A police commissioner has pledged to investigate why charities which provide key support for vulnerable people in crisis have been overlooked before the introduction of controversial changes to the way the emergency services respond to calls over mental health concerns.
A meeting of North Yorkshire and York’s Police, Fire and Crime Panel heard numerous charities across the area had remained unaware for several months of North Yorkshire Police’s decision to launch Right Care, Right Person in January.
The meeting heard the force had stopped doing any welfare checks on vulnerable adults when asked to do so by charities, sparking concerns that more lives could be lost to suicide.
The revelation comes just days after mental health charity Mind condemned the national roll-out of the initiative, saying it would be “simply impossible to take a million hours of support out of the system without replacing it with investment and mental health services”.
Right Care, Right Person is an operational model developed by Humberside Police that changes the way the emergency services respond to calls involving concerns about mental health.
It is in the process of being rolled out across the UK as part of ongoing work between police forces, health providers and Government and is aimed at making sure the right agency deals with health-related calls, instead of the police being the default first responder as is currently the case in most areas.
Police forces claim it has been shown to improve outcomes, reduce demand on all services, and make sure the right care is being delivered by the right person.
Mags Godderidge, chief executive of York-based sexual abuse survivors charity Survive, told the meeting while charities in the area had traditionally alerted to police when they were concerned for the welfare of a person, there had been no consultation about the change in policy.
She said it was alarming charities had “been left with the message ‘we are not pitching out if you are worried about one of your clients’”.
Ms Gooderidge told Police, Fire and Crime Commissioner Zoe Metcalfe: “It seems to me this policy has already been rolled out, and it has been rolled out without considering the charities who are working with some of the most vulnerable people in society and… know someone is destablising.
“They have complex emotional needs and are high-risk suicide, and if we’re saying this person is high-risk suicide, we need someone to go to the house, we need to know, as a sector, that someone is going to go to the house.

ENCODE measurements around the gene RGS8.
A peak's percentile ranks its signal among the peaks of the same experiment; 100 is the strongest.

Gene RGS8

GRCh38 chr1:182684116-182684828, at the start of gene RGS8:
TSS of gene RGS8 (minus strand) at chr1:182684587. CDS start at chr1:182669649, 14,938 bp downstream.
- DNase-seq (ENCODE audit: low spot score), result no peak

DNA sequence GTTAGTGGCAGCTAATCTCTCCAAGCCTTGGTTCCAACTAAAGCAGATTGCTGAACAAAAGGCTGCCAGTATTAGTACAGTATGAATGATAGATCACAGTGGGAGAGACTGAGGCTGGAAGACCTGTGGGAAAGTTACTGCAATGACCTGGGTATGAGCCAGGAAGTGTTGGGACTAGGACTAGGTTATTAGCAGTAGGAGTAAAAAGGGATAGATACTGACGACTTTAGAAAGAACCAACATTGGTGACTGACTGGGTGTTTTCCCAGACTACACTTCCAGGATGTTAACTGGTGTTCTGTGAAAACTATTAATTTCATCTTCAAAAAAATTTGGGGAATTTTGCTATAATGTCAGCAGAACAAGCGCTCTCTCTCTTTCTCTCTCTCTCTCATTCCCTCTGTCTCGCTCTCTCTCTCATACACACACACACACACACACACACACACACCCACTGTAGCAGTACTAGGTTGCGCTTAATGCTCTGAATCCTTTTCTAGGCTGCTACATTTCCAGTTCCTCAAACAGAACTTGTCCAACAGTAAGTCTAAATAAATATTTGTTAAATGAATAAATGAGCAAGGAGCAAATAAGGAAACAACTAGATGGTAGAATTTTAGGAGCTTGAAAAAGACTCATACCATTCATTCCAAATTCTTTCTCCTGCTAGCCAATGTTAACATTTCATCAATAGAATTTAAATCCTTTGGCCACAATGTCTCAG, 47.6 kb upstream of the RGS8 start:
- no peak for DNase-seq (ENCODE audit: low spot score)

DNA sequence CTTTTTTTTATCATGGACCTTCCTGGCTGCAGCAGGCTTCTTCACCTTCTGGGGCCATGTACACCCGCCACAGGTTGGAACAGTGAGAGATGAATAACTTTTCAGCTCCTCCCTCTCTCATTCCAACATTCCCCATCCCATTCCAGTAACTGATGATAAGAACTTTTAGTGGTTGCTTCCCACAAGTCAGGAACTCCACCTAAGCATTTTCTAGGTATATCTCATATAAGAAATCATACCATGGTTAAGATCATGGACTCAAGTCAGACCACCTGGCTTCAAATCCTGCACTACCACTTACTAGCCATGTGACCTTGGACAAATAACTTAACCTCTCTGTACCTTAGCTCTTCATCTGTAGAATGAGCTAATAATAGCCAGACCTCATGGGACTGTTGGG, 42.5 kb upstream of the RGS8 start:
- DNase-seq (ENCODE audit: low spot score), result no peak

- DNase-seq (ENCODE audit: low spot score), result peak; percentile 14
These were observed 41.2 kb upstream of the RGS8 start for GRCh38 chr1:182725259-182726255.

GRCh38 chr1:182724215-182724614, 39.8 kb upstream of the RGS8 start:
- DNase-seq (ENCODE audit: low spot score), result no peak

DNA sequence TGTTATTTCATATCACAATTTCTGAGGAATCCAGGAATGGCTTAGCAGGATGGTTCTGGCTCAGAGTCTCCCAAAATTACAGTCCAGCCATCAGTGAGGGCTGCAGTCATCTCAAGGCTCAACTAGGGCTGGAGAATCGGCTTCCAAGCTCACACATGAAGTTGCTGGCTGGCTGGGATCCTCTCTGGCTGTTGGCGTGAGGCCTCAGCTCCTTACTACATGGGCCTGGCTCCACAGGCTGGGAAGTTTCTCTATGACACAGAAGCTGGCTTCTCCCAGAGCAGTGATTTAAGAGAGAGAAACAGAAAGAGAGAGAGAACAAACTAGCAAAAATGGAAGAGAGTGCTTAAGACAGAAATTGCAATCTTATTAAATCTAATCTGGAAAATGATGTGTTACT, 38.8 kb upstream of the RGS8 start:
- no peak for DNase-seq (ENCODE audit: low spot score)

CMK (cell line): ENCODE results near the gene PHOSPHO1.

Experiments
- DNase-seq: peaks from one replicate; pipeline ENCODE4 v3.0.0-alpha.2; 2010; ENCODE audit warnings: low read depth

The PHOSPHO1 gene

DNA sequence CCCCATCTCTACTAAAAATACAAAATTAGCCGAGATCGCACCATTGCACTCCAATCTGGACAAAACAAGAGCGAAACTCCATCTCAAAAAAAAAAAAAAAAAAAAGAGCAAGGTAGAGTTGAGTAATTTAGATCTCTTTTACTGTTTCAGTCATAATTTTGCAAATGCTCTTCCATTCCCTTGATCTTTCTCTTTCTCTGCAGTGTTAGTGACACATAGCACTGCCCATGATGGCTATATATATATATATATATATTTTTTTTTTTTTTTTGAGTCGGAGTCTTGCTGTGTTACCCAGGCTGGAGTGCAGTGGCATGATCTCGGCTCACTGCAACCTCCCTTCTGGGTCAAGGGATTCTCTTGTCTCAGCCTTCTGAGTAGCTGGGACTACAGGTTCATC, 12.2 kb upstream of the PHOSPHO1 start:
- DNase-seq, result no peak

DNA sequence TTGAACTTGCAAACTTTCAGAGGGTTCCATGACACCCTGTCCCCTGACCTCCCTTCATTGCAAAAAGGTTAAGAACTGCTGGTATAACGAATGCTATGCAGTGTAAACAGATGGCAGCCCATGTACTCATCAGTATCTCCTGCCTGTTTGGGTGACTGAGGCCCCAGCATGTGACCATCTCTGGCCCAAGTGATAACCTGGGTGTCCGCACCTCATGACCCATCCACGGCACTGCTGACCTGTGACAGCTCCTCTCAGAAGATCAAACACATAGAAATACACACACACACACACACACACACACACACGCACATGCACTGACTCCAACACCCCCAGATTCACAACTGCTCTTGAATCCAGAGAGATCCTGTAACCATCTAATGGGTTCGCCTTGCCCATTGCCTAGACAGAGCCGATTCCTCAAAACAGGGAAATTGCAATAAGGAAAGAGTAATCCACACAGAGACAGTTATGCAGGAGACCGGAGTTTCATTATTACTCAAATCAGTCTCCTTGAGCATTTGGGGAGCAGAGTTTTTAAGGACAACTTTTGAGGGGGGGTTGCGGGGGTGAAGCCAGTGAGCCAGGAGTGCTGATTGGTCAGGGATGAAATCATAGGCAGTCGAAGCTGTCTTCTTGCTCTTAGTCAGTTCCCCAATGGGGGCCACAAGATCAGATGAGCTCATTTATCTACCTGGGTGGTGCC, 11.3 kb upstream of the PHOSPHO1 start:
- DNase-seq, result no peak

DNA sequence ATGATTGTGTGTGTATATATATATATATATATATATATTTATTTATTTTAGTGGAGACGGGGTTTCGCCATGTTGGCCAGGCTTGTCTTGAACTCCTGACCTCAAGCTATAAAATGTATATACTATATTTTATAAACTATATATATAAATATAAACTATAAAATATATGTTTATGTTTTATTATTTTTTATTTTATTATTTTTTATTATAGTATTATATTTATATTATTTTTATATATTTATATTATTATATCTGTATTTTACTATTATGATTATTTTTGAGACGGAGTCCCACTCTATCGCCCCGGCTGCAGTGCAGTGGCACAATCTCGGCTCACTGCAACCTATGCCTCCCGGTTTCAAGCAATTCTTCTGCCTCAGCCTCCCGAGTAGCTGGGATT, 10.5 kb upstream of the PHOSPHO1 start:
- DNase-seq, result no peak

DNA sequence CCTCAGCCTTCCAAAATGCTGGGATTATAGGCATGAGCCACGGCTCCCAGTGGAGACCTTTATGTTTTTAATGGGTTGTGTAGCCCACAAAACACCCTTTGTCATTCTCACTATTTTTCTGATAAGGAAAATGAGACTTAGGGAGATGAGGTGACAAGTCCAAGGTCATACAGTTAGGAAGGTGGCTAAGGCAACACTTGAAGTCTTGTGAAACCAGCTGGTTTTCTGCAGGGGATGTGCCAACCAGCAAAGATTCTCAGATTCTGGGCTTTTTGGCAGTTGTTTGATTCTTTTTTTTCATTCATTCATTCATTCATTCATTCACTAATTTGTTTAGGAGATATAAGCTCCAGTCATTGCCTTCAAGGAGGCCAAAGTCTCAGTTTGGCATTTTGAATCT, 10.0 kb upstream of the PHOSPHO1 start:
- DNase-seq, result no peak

“What I’m trying to work out is when did anybody consult with the charity sector?”
Mrs Metcalfe said she supported the rationale of Right Care, Right Person to hand responsibility to mental health care providers, NHS representatives, local authorities and the ambulance service.
She said: “In the middle of all of this is a person who is in crisis, who needs the right care from the right person. Sometimes it isn’t the police who is the right person to be able to give them the support that they need.”
Mrs Metcalfe said her officers were closely monitoring the impact of the initiative, examining case studies, and examining other agencies’ capacity to take on the work.
She said: “I have also fed into the College of Policing, as nationally they want to roll it out.
“I have have said how we are doing it in North Yorkshire seems to be working really well, in a really collaborative manner with our stakeholders, in a timely manner, and that seems to be going down well with everybody.”
The force’s chief constable, Lisa Winward, said all statutory services, such as the NHS, had been consulted over the move.
She added: “We will absolutely as a police service respond to those people in crisis that are at risk of suicide. We haven’t stopped attending those incidents and we won’t stop attending those incidents.
“We have cases where police attendance at some of those incidents have caused more distress to some individuals who need a health professional.”
Ms Winward said since launching the initiative 3,700 police officer hours had been saved “that warranted police powers should be being used for instead”, such as investigating crimes.
She said: “I do think the holistic benefit to our communities will be borne out of people receiving the right care.”